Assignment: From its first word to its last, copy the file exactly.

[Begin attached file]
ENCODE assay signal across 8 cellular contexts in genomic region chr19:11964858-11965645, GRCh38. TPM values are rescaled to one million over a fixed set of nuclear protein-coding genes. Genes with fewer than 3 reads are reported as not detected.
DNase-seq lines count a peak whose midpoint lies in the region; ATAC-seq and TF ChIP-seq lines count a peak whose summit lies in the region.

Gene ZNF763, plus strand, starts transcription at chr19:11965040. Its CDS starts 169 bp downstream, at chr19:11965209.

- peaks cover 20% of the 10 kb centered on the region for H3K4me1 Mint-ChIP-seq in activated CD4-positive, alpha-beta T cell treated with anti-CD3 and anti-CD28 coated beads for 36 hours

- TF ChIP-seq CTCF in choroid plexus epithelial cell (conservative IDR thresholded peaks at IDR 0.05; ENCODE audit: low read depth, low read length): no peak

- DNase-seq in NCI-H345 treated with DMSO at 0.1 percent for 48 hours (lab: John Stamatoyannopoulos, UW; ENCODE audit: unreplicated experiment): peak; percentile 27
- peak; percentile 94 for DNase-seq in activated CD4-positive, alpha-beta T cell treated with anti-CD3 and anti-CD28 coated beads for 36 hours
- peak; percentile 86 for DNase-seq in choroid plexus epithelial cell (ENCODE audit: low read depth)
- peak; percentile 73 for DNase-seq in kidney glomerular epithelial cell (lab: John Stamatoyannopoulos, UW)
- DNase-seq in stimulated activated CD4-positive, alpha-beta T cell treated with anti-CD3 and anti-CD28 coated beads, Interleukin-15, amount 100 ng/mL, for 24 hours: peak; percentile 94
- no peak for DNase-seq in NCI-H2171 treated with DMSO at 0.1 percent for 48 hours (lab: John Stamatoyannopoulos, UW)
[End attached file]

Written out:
ENCODE assay signal across 8 cellular contexts in genomic region chr19:11964858-11965645, GRCh38. TPM values are rescaled to one million over a fixed set of nuclear protein-coding genes. Genes with fewer than 3 reads are reported as not detected.
DNase-seq lines count a peak whose midpoint lies in the region; ATAC-seq and TF ChIP-seq lines count a peak whose summit lies in the region.

Gene ZNF763, plus strand, starts transcription at chr19:11965040. Its CDS starts 169 bp downstream, at chr19:11965209.

- peaks cover 20% of the 10 kb centered on the region for H3K4me1 Mint-ChIP-seq in activated CD4-positive, alpha-beta T cell treated with anti-CD3 and anti-CD28 coated beads for 36 hours

- TF ChIP-seq CTCF in choroid plexus epithelial cell (conservative IDR thresholded peaks at IDR 0.05; ENCODE audit: low read depth, low read length): no peak

- DNase-seq in NCI-H345 treated with DMSO at 0.1 percent for 48 hours (lab: John Stamatoyannopoulos, UW; ENCODE audit: unreplicated experiment): peak; percentile 27
- peak; percentile 94 for DNase-seq in activated CD4-positive, alpha-beta T cell treated with anti-CD3 and anti-CD28 coated beads for 36 hours
- peak; percentile 86 for DNase-seq in choroid plexus epithelial cell (ENCODE audit: low read depth)
- peak; percentile 73 for DNase-seq in kidney glomerular epithelial cell (lab: John Stamatoyannopoulos, UW)
- DNase-seq in stimulated activated CD4-positive, alpha-beta T cell treated with anti-CD3 and anti-CD28 coated beads, Interleukin-15, amount 100 ng/mL, for 24 hours: peak; percentile 94
- no peak for DNase-seq in NCI-H2171 treated with DMSO at 0.1 percent for 48 hours (lab: John Stamatoyannopoulos, UW)